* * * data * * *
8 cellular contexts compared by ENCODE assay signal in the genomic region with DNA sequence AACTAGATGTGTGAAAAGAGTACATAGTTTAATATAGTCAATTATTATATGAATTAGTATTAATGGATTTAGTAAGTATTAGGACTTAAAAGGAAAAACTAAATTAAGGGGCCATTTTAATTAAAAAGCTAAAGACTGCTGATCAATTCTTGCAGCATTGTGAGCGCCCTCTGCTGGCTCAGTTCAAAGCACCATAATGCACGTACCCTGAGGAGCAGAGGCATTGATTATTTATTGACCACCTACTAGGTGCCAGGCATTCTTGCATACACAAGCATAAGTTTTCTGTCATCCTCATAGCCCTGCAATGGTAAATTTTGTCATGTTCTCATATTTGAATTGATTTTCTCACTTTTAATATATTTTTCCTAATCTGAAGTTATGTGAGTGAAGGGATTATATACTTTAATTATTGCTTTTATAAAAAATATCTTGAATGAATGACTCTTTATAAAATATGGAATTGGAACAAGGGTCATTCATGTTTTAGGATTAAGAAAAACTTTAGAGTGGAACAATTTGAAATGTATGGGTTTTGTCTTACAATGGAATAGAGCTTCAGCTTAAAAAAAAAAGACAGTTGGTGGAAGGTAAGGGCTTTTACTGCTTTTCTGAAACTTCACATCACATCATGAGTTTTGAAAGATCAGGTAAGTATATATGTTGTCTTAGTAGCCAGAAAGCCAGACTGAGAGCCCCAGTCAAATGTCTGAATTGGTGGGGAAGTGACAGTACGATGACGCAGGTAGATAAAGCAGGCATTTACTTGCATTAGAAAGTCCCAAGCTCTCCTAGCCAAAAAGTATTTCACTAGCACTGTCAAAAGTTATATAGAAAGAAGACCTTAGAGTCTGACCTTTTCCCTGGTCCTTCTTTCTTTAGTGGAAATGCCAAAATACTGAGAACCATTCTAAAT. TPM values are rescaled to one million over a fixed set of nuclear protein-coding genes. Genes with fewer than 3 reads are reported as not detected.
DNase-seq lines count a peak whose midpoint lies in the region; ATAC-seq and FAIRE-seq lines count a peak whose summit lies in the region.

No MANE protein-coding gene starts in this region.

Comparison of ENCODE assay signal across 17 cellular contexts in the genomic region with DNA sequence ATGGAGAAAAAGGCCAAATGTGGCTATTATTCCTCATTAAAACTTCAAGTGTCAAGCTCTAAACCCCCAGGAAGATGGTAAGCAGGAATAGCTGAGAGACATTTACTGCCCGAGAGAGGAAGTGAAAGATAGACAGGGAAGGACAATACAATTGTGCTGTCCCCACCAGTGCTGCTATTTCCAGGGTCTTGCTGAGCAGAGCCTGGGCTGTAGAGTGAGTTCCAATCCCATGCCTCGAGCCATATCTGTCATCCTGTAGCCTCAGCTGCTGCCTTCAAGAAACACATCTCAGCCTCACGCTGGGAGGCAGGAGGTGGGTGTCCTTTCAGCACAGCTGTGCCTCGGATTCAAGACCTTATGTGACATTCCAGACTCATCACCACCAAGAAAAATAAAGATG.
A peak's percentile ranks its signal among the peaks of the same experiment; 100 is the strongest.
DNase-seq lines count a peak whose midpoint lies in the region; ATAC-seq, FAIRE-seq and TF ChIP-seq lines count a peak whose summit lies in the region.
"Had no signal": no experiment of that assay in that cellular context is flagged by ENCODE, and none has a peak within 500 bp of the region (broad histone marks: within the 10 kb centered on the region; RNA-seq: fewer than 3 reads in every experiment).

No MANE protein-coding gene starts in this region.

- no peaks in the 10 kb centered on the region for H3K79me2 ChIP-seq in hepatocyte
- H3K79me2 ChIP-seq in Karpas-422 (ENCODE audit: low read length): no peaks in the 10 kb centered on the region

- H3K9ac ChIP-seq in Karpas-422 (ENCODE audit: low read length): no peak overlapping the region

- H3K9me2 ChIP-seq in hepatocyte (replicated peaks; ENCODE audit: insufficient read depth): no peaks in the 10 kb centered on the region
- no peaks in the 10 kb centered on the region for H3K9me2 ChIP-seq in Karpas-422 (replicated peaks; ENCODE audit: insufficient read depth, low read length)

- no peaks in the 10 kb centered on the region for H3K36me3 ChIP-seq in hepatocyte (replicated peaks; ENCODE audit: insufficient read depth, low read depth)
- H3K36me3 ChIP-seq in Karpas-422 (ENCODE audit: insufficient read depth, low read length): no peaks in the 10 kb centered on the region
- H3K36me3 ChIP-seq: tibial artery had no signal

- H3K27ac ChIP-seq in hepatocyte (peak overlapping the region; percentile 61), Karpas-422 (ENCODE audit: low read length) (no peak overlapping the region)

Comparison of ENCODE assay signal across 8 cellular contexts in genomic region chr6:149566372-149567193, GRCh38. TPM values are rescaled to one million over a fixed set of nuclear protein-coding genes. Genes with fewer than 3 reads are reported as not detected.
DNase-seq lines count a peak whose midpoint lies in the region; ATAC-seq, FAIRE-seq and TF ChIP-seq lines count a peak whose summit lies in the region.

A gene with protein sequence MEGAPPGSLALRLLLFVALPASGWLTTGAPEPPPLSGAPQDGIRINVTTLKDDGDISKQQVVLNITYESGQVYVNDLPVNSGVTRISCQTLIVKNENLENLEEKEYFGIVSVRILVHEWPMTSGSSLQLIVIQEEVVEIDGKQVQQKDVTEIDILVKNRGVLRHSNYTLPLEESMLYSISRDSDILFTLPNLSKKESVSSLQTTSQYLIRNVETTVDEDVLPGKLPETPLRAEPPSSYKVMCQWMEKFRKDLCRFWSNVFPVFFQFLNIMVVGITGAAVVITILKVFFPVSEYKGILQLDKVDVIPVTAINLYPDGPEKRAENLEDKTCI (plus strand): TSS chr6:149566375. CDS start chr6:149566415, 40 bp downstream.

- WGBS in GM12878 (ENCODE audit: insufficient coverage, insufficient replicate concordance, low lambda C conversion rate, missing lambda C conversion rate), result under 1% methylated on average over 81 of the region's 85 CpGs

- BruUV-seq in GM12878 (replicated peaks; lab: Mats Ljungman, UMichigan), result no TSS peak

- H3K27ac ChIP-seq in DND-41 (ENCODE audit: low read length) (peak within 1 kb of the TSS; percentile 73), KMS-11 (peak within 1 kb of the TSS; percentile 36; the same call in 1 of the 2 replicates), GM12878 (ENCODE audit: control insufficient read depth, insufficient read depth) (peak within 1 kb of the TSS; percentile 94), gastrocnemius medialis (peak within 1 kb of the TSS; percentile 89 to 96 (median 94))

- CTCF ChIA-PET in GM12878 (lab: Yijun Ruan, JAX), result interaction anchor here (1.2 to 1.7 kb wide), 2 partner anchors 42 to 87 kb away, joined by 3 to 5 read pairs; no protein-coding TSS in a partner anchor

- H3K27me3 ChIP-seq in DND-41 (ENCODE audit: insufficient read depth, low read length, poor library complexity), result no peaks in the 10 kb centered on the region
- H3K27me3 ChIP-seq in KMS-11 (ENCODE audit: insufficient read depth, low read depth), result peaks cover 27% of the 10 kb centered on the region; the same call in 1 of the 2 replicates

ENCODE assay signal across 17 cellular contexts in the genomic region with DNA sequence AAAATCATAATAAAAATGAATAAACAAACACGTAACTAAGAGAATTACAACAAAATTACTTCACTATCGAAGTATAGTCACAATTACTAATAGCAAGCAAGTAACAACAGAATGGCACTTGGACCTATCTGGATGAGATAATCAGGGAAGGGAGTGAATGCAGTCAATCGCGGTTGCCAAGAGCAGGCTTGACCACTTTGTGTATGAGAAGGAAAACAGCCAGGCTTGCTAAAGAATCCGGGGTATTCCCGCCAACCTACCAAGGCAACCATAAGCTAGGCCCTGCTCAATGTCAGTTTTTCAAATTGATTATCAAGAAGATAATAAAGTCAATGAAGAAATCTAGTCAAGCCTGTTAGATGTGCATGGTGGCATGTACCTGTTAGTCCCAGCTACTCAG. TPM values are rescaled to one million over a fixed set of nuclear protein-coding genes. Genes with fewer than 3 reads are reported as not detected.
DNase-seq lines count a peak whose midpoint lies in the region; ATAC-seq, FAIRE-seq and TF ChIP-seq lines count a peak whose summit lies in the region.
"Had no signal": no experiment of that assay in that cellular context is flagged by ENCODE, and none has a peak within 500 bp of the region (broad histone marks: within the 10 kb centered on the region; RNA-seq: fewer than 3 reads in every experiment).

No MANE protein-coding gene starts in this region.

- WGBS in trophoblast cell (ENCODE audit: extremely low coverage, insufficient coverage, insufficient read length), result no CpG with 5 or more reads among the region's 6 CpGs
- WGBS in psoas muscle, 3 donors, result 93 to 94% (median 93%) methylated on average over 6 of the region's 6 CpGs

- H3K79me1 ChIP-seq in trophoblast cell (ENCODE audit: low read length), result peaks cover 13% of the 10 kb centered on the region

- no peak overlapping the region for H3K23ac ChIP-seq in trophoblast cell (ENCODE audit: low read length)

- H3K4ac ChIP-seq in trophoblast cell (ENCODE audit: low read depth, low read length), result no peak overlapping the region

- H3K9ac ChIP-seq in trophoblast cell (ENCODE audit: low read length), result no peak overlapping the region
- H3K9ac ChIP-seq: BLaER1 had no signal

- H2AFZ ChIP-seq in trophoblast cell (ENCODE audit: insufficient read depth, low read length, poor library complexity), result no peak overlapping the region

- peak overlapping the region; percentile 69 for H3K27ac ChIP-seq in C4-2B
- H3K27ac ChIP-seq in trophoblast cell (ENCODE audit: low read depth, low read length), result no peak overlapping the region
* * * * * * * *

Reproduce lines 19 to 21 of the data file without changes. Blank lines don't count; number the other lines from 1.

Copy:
DNase-seq lines count a peak whose midpoint lies in the region; ATAC-seq, FAIRE-seq and TF ChIP-seq lines count a peak whose summit lies in the region.

A gene with protein sequence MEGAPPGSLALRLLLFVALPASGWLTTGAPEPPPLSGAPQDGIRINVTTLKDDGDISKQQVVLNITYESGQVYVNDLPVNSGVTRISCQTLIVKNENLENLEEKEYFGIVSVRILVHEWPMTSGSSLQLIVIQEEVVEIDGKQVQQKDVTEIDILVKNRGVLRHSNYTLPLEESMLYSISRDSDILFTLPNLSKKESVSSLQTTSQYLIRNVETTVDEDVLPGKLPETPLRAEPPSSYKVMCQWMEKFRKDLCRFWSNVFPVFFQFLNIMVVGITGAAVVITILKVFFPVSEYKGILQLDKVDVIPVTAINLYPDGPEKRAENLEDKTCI (plus strand): TSS chr6:149566375. CDS start chr6:149566415, 40 bp downstream.

- WGBS in GM12878 (ENCODE audit: insufficient coverage, insufficient replicate concordance, low lambda C conversion rate, missing lambda C conversion rate), result under 1% methylated on average over 81 of the region's 85 CpGs